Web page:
In other words, it shows the percentage of viewers who 'stick around'. It enables you to assess how many people viewed or stopped watching the video by monitoring these actions at every second of the entire video. If your video has a higher retention rate, it's most likely to 'pop up' amongst the most viewed videos.

Plus, by finding out the audience retention at different times of the day, you can determine when your audience is usually the most engaged and which topics interest them the most. This way you can adjust your YouTube Live strategy.


Source: YouTube Creators

Knowing how many people watched your video isn't really enough if you want to measure YouTube Live streams. Remember, demographics play a key role in gauging whether or not the content appeals to your target market.

The Demographics report shares information about your viewers' age, gender, and location, etc. You can compare the demographics of different streams to know more about the various levels of engagement based on different personas. If your videos are not reaching who you think your target audience is, it may mean you need to adjust your content, presentation, or even the thumbnail, to bring in the right viwer.

Playback Locations

One of the good things about YouTube is that it makes embedding videos outside of YouTube easy. This means your videos can be shared in different ways on various platforms, including on your own website. The Playback Locations metric indicates all those sites your saved live videos are being viewed on.

It's a fantastic way to learn which type of content is being shared on other websites. You can also learn where your viewers prefer to watch. This way you can plan where you need to spend the most time, engaging with them.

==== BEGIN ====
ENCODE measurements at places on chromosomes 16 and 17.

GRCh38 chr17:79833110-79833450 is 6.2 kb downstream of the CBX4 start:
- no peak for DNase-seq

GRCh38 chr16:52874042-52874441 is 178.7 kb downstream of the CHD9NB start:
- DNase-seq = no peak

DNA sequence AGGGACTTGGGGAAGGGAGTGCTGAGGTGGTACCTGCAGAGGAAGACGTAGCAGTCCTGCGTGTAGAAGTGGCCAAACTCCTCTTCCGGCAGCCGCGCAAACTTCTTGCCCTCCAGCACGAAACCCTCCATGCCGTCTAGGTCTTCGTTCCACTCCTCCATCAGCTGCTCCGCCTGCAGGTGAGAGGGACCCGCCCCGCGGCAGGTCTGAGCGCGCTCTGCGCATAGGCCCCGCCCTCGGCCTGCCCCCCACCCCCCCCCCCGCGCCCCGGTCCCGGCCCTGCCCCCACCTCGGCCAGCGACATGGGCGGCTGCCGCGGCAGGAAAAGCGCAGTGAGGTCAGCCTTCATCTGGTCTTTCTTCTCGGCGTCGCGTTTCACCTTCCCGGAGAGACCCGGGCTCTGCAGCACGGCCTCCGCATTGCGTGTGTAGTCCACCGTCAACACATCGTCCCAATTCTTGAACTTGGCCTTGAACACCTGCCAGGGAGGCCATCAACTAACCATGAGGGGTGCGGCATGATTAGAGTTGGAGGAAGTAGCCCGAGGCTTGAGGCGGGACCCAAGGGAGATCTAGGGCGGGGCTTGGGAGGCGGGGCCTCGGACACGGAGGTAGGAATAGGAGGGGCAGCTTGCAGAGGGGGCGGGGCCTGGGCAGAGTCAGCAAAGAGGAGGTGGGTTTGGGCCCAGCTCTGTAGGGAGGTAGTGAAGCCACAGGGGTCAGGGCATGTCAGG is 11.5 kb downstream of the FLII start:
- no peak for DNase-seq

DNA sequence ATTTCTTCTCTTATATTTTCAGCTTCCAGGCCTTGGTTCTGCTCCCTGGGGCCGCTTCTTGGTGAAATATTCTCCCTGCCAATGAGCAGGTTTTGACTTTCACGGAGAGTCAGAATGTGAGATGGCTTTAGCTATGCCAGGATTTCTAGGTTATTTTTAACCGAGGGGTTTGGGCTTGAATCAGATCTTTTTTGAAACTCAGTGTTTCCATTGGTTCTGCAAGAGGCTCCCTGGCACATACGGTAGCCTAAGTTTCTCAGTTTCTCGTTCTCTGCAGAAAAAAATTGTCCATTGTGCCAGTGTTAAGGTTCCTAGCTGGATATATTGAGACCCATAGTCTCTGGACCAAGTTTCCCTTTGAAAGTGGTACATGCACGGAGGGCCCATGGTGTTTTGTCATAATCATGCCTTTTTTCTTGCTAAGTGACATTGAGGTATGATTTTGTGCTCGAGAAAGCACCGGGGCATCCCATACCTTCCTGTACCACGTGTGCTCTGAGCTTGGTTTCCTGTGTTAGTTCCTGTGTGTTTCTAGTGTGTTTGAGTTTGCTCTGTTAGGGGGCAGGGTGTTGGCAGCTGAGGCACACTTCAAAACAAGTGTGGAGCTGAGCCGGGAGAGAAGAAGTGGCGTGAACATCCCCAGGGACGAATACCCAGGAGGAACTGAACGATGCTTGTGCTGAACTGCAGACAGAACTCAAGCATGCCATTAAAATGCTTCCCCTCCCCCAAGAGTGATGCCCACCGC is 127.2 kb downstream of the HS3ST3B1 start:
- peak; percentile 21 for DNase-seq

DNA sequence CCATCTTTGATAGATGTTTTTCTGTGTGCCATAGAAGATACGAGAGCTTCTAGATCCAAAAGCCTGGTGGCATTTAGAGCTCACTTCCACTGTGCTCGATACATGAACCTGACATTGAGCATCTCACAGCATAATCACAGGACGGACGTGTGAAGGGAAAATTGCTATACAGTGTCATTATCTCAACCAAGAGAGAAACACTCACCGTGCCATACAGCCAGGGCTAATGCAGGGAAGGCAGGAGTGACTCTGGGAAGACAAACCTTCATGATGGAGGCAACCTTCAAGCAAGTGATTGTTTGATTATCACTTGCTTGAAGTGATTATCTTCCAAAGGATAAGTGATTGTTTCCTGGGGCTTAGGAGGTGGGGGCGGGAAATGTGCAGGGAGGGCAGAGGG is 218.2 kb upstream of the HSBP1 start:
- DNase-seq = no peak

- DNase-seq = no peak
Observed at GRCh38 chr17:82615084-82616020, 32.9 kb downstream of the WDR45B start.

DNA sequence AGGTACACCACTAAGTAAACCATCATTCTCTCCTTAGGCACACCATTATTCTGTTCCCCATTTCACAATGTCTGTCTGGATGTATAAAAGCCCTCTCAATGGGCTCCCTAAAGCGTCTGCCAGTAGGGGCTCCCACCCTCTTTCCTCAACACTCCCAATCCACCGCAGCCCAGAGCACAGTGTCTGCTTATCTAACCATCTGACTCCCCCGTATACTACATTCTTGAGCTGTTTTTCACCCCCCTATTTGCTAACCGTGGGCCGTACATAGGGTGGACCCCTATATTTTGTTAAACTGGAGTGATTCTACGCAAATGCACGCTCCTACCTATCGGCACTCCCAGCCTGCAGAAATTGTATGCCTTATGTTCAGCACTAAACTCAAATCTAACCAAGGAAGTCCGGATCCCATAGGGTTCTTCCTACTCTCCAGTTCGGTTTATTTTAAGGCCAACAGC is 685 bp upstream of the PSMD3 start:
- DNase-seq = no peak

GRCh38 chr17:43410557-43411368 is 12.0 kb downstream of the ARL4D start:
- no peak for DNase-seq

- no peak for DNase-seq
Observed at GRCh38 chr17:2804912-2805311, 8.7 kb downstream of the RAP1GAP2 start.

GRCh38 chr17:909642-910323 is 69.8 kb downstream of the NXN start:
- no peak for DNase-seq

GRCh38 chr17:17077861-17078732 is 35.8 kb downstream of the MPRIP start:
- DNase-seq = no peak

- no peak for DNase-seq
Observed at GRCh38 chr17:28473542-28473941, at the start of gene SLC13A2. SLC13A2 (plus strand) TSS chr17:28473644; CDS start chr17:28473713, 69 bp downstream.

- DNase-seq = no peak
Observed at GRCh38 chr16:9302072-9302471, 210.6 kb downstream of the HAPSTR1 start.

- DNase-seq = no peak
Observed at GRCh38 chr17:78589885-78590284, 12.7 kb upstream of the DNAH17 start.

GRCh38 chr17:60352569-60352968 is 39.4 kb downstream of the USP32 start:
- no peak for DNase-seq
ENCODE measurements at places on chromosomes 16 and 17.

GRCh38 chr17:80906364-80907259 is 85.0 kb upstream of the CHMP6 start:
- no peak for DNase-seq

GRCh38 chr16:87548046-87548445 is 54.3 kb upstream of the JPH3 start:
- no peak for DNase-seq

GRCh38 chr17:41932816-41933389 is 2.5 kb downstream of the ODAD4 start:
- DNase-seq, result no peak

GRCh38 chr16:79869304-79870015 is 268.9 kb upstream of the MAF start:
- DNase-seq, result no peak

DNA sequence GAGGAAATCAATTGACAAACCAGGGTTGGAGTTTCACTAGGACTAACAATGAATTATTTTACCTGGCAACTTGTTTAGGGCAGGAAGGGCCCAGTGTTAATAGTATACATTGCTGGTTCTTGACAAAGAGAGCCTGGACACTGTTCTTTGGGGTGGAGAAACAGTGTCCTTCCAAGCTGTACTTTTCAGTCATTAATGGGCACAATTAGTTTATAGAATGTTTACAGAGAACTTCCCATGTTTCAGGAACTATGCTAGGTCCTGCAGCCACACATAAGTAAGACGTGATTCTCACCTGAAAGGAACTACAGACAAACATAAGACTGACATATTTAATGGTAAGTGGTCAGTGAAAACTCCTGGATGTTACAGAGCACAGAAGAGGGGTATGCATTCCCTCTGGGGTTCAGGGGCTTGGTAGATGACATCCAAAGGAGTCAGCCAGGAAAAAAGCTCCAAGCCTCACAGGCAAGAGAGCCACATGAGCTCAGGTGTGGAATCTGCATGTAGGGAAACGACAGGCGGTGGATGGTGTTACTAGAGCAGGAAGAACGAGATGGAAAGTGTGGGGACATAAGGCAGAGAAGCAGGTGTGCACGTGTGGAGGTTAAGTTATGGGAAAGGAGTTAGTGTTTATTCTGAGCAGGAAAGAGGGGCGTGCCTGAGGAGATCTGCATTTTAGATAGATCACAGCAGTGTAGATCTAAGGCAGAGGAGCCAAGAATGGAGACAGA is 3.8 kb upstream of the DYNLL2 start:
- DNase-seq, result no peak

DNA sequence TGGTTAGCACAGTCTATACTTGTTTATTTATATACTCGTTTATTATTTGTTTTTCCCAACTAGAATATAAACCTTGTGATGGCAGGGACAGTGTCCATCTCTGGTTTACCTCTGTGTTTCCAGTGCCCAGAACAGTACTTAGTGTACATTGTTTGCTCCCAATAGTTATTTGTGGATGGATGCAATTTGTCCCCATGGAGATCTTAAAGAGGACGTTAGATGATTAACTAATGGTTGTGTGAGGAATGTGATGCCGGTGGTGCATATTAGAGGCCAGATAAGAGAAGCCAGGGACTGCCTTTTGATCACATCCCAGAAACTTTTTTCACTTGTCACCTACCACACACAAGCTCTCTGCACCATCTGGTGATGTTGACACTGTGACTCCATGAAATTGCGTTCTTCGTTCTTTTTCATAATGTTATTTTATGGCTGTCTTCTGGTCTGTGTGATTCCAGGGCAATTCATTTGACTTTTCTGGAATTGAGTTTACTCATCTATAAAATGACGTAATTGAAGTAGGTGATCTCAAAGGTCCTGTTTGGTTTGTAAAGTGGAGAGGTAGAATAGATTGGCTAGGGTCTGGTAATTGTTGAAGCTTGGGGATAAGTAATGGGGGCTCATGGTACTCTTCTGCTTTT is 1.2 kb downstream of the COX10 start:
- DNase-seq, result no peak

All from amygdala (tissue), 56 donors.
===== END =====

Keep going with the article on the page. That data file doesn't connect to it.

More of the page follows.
Traffic Sources and Devices

As a content creator, you need to know exactly how viewers of varying age groups and locations came across your video. Did they search for your video on YouTube or simply clicked the Suggested Video thumbnail? This is information that the Traffic Sources report reveals.

These traffic sources could be YouTube search, browse features, playlists, suggested videos, YouTube ads, notifications, external sources, etc.

Similarly, the Traffic Devices report provides information about the different devices that viewers use to watch your live streams. This can be especially useful to help you discover if most of your viewers use a smartphone, tablet, or a laptop to watch your video.

By measuring this metric, you can tweak your video production, promotion, and outreach strategy for better results. For example, if a significant chunk of your views comes from TVs, you may want to create more of those 30-minute guest interviews instead of shorter content that mobile users usually love. Likewise, if your viewers are watching primarily from a mobile device, you'll want to ensure your thumbnail images work well on a smaller screen.

Can these metrics prove why your video was or wasn't successful?

That's the big question now.

These metrics can really help answer questions about your future moves for your YouTube live streams. They can't be a definitive measure though about when to upload your content, why your video was or was not successful, or even why a competitor generated more viewers than you.

Many factors such as budget, type of content, and different goals play a part in directing your video's performance. That said, these metrics can help you analyze and measure your YouTube Live stream's performance to a greater extent, so that you can course correct when you're streaming to YouTube Live.

So, get the hang of these metrics and tailor your future live content accordingly.